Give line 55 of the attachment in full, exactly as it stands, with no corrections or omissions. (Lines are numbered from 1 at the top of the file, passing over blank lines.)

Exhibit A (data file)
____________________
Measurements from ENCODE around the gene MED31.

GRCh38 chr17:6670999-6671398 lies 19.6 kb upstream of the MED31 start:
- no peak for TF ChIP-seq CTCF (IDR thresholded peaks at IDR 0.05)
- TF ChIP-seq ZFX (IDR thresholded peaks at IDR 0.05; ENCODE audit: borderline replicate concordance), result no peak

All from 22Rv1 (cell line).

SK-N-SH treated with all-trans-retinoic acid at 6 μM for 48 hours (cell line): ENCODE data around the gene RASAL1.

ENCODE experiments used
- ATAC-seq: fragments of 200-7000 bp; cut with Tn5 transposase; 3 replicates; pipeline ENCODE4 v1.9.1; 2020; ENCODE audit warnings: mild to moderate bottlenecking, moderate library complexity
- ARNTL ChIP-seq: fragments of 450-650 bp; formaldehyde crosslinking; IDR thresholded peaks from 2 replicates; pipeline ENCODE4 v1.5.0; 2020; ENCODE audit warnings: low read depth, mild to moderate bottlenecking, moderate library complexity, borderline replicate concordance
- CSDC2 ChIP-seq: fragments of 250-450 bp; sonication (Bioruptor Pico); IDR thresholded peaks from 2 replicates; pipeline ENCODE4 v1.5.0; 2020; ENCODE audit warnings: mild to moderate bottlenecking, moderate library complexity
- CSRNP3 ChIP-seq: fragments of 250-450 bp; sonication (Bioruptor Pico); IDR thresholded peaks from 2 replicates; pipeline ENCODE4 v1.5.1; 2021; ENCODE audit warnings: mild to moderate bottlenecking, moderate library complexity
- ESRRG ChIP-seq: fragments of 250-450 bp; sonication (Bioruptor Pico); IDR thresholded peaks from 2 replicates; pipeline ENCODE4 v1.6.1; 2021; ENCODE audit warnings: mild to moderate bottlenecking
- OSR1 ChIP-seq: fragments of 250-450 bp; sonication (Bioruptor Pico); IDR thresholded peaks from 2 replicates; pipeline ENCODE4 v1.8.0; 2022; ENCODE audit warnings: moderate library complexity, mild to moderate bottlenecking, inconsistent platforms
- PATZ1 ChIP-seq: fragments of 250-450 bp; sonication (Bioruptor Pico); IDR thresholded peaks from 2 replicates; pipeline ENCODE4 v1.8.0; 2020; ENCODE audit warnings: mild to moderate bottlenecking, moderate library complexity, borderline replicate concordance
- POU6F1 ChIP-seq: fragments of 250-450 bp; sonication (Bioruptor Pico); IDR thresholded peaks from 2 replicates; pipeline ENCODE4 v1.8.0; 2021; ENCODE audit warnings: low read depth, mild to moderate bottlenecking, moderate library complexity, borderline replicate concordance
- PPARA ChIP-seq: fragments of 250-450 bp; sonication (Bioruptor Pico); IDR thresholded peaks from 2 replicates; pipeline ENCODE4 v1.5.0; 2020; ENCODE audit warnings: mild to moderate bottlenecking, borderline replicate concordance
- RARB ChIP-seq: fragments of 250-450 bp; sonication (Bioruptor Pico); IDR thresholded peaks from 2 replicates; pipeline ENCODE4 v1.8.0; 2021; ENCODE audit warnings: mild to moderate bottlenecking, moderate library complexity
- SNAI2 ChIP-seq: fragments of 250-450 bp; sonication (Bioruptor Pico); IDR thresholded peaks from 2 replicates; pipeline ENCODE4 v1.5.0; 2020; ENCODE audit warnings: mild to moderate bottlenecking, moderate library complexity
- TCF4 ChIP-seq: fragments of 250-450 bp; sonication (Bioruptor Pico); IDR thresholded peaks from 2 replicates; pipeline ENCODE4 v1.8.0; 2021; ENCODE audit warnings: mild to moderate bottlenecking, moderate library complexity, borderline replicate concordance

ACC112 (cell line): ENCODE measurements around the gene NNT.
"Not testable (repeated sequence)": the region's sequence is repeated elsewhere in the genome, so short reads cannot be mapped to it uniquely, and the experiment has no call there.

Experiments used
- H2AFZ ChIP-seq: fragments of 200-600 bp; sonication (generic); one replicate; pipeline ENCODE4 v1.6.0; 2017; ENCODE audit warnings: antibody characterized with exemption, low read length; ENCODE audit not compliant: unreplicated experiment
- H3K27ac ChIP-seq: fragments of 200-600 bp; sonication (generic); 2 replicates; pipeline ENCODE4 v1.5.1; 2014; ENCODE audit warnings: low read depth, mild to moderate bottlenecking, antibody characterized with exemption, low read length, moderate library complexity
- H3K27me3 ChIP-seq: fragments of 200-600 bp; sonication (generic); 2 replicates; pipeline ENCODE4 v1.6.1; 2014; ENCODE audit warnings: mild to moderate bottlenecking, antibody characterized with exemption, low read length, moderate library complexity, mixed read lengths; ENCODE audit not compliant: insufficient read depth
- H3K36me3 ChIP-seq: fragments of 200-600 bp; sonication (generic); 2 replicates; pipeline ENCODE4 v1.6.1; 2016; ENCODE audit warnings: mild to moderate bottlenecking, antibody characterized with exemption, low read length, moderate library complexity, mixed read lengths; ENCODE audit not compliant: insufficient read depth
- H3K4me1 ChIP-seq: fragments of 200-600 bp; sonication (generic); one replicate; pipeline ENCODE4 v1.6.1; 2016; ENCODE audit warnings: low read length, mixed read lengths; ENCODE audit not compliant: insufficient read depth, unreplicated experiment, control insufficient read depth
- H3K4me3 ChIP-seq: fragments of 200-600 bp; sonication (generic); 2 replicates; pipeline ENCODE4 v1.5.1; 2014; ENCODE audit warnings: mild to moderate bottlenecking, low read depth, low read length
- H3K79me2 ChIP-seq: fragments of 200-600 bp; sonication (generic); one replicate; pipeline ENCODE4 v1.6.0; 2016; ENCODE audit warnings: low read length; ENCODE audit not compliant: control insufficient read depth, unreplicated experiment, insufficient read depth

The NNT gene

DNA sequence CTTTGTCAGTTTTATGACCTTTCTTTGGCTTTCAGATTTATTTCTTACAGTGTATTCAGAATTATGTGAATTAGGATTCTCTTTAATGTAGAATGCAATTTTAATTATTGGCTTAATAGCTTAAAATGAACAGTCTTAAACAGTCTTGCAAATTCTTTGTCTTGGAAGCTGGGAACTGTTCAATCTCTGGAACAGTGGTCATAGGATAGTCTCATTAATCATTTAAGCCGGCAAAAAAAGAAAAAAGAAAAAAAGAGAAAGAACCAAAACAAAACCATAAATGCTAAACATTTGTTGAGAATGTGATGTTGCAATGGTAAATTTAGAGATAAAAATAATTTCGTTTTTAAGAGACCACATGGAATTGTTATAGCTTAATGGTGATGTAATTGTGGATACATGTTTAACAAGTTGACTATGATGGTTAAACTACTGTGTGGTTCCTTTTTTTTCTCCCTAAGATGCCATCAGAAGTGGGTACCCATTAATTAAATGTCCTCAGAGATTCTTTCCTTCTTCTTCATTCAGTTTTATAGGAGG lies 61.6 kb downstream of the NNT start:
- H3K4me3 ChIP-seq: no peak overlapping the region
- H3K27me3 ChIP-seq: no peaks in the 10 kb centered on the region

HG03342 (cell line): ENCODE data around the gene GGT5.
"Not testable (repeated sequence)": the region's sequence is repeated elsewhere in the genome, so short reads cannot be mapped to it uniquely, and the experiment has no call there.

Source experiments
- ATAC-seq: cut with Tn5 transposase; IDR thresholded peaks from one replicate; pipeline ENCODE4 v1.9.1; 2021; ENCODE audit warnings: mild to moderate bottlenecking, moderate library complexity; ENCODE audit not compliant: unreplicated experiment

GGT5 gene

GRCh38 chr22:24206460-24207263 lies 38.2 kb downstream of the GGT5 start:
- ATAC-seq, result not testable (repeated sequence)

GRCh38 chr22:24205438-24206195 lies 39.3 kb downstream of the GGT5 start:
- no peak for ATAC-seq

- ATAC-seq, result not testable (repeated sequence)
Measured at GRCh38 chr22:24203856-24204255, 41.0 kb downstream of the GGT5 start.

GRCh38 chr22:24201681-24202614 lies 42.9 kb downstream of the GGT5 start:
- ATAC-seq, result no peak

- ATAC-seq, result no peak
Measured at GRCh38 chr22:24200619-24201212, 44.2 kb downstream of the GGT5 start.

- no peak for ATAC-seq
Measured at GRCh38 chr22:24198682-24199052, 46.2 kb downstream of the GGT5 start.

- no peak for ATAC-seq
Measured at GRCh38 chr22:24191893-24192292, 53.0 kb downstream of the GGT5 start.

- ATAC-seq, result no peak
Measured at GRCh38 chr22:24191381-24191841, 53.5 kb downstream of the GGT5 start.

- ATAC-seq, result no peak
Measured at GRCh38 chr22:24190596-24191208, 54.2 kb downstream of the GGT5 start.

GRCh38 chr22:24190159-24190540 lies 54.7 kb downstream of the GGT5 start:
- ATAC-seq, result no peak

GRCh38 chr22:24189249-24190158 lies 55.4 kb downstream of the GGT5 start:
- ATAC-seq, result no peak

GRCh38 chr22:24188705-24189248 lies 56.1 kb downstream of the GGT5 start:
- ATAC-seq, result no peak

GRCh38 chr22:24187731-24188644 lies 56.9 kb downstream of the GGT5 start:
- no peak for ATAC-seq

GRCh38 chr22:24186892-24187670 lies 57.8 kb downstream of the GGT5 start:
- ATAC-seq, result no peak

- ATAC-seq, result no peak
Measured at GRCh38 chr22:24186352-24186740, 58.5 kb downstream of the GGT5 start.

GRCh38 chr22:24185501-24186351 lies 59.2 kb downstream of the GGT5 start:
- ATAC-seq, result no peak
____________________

- ATAC-seq, result no peak